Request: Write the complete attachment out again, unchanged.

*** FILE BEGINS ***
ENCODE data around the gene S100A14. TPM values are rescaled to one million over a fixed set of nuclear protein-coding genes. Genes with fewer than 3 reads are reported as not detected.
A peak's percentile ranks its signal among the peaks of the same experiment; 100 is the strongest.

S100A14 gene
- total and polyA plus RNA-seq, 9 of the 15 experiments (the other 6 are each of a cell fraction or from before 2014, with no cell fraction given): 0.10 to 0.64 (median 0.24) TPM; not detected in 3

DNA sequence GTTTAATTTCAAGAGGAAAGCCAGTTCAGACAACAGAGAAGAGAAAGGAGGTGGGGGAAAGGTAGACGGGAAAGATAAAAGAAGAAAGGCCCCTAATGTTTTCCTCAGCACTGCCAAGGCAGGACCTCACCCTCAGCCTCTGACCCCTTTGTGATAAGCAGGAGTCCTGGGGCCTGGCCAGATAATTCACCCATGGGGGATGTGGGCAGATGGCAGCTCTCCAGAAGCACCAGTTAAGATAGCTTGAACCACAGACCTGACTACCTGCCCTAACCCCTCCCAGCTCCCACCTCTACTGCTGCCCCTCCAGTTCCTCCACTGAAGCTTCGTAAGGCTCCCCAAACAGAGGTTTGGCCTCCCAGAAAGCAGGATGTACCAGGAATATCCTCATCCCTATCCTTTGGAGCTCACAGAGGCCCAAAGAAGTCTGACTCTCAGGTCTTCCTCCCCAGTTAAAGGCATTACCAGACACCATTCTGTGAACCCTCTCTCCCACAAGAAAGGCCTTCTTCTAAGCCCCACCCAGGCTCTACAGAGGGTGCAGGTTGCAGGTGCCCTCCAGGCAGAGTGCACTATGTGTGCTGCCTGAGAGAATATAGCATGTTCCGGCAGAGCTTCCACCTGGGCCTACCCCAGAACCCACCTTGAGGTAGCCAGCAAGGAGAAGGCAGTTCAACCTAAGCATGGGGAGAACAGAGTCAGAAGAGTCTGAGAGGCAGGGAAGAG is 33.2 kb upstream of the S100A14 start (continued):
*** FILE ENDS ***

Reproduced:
ENCODE data around the gene S100A14. TPM values are rescaled to one million over a fixed set of nuclear protein-coding genes. Genes with fewer than 3 reads are reported as not detected.
A peak's percentile ranks its signal among the peaks of the same experiment; 100 is the strongest.

S100A14 gene
- total and polyA plus RNA-seq, 9 of the 15 experiments (the other 6 are each of a cell fraction or from before 2014, with no cell fraction given): 0.10 to 0.64 (median 0.24) TPM; not detected in 3

DNA sequence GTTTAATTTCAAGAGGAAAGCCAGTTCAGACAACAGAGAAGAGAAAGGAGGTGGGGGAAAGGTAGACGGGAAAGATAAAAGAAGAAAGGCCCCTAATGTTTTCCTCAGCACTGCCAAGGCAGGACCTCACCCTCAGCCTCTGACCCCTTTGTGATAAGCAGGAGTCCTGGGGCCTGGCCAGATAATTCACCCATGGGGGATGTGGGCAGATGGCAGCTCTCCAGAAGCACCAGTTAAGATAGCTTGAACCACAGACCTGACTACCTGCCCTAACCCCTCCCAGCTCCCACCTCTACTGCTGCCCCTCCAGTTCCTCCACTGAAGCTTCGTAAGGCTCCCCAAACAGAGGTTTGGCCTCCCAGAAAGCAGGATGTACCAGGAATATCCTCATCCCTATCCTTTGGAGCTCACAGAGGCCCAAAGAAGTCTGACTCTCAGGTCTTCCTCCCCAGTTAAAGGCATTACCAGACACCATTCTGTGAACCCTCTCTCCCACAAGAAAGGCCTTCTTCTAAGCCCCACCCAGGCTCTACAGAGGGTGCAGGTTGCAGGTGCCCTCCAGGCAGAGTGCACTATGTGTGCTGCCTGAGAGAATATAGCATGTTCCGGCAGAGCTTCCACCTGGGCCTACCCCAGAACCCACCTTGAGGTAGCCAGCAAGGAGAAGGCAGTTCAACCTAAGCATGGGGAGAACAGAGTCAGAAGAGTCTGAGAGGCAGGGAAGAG is 33.2 kb upstream of the S100A14 start (continued):